10 posts tagged "Apple"
News broke yesterday morning that Google has enlisted Luxottica—the company that crafts eyewear for such brands as Prada, Ray-Ban, Chanel, Versace, and beyond—to make Google Glass less hideous. That’s all good and fine—at least the Internet giant is placing an appropriate amount of importance on aesthetics. But I have to be honest: I am deeply tired of hearing about, writing about, and thinking about wearable tech. I have no desire to be hooked up to a device all day. The nonstop e-mail-induced vibrating of my iPhone already gives me heart palpitations, and I don’t need my rings, bracelets, and specs incessantly nagging me, too.
Considering Apple’s recent hires—Saint Laurent’s former CEO of special projects Paul Deneve and Burberry’s former CEO Angela Ahrendts—and Humberto Leon and Carol Lim’s partnership with Intel, wearable tech is no doubt about to explode. And it has the potential to generate big business among Millennials who are lost without their tablets, smartphones, and various other gadgets. I’m just not interested in participating in this particular big bang.
That’s not to say that wearable tech isn’t impressive from, well, you know, a tech standpoint. I find it mind-boggling that a Nike Fuel Band has the capacity to track your steps and calories burned, and then spit that information out into the World Wide Web. However, I’m unsure why the world (or the NSA, for that matter) needs to know your, or my, workout routine. Nor do I enjoy being bombarded on Facebook by everyone’s “humble brags” about how many miles they ran today. I’ve unfriended people for less. But I digress.
As someone who has dedicated my life to fashion, I refuse to compromise on the appearance of a garment or accessory. I’d much prefer to spend my wages on a decadent pair of low-tech vintage sunnies than on a mediocre style with Wi-Fi.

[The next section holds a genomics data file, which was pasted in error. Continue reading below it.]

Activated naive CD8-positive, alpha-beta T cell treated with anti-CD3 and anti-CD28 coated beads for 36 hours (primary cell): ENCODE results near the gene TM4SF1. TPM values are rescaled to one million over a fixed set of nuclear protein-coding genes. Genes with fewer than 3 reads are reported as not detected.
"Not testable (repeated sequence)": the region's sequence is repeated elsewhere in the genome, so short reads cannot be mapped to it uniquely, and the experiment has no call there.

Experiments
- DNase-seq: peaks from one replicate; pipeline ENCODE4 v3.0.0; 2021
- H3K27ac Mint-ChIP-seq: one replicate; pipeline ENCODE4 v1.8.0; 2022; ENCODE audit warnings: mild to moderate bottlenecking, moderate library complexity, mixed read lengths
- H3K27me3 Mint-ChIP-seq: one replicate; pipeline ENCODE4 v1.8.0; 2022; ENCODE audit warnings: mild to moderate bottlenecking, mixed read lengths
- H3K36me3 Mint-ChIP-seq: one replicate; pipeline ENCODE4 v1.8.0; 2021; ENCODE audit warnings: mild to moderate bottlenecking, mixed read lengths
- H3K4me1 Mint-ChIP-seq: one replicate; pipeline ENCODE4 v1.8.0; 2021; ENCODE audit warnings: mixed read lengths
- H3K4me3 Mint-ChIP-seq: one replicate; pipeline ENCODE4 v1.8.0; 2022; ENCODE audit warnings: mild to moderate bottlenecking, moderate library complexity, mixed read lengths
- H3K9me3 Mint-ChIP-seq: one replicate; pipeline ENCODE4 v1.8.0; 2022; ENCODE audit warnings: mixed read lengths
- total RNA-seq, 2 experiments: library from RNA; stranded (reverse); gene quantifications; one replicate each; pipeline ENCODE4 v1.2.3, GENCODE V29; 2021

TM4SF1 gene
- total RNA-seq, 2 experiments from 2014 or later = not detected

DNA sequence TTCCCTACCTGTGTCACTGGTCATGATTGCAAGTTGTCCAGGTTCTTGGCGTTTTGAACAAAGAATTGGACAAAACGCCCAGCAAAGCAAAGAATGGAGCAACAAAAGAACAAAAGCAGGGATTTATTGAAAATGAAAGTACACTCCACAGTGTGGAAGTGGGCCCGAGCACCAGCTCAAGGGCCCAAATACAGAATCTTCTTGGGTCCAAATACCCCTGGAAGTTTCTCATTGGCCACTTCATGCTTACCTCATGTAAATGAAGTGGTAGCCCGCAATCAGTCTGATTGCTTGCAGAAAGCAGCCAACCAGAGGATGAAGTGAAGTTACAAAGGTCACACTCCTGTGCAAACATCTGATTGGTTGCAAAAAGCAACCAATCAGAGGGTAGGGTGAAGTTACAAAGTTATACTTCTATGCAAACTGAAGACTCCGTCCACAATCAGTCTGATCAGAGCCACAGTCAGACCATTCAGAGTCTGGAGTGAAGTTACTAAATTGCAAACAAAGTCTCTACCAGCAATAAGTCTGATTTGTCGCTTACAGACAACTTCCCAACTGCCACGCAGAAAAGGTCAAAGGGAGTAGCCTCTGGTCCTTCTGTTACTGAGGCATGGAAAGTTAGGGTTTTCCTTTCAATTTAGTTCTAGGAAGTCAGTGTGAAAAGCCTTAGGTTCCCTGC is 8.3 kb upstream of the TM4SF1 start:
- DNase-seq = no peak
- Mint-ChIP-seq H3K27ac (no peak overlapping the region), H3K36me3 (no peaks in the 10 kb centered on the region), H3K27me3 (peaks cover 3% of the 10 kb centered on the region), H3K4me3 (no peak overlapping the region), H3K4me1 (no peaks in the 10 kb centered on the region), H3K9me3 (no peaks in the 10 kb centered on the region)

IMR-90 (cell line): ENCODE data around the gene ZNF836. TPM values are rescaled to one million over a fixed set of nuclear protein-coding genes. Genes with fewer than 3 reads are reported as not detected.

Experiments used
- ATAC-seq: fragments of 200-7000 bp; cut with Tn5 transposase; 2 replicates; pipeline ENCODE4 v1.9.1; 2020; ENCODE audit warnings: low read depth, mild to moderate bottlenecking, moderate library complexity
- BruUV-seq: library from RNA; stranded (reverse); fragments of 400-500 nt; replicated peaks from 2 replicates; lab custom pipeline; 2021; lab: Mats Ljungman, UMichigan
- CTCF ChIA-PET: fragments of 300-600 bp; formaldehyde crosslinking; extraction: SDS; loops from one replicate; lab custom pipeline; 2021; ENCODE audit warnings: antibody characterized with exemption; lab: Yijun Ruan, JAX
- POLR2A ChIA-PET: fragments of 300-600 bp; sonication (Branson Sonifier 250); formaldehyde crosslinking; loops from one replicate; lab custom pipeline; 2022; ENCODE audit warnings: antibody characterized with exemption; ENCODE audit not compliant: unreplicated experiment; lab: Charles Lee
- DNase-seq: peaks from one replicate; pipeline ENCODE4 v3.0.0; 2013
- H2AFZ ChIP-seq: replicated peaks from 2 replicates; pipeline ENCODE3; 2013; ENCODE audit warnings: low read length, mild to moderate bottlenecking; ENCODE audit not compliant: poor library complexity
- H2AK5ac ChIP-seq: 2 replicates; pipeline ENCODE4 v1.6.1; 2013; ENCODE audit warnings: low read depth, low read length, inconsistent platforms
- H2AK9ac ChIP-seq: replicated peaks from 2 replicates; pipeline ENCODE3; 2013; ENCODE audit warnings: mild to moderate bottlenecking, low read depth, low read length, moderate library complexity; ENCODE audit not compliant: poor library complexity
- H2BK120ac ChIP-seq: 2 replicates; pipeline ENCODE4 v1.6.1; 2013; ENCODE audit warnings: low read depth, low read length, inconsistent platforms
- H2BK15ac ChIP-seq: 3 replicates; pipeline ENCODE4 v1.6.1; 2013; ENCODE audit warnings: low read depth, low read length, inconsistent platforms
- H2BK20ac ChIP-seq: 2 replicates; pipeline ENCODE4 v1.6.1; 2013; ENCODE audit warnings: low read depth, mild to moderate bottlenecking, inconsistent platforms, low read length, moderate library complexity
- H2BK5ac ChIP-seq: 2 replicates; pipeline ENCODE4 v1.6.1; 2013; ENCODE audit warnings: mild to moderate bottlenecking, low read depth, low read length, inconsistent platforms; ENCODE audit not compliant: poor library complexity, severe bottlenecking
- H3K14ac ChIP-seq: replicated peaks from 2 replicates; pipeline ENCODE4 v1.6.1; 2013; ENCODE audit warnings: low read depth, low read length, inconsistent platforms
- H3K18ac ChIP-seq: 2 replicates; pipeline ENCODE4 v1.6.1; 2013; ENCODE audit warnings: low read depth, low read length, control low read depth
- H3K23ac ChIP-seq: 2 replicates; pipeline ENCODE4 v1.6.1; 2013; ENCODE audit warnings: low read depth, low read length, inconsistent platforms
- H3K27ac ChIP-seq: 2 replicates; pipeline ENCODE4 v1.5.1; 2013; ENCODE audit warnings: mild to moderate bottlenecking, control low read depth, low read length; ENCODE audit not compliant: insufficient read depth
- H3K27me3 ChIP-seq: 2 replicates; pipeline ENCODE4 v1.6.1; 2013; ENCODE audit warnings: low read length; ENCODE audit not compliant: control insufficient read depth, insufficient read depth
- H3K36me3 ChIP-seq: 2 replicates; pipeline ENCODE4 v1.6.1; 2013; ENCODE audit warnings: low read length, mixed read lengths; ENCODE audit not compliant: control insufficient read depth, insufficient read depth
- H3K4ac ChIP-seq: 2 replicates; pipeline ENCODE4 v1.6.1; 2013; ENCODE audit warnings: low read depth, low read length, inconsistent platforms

Furthermore, when is enough tech enough? Despite the fact that it doubles as my career, fashion is my escape—and I think a lot of people feel that way. When I slip on a new dress or place my favorite hat upon my head, I get butterflies in my stomach. All my troubles dissolve (if only for an instant), and it’s as though I’ve been transported to my own personal sartorial oasis. Why on earth would I trade in those moments of bliss for a flashing frock with 4G capabilities?
And what’s so great about being connected all the time, anyway? Forever burned in my mind is an election party I attended in 2012. The invitees were educated, opinionated, entertaining, and dynamic, but for a good portion of the evening, I had to check their Twitter feeds in order to get their thoughts on the polls. What could have been a riveting few hours of discussion was diminished to a silent, nonstop tweet-fest. While I sat there with my iPhone tucked in my handbag (my mother always told me that it was rude to stare at one’s phone in social situations because it makes your company feel as though they’re not important), mumbling to myself, all I could think was, What a waste. Can you imagine how much worse this will become if we’re not required to take the extra step of reaching into our pockets to tweet, Instagram, e-mail, Facebook, etc.? If the Internet is latched onto our wrists or eyes, will we even speak to each other anymore?
Perhaps I’m a Luddite. And you know what? I’m OK with that. I’d prefer to be stuck in the last century than to look and live like some kind of Star Trekkian android.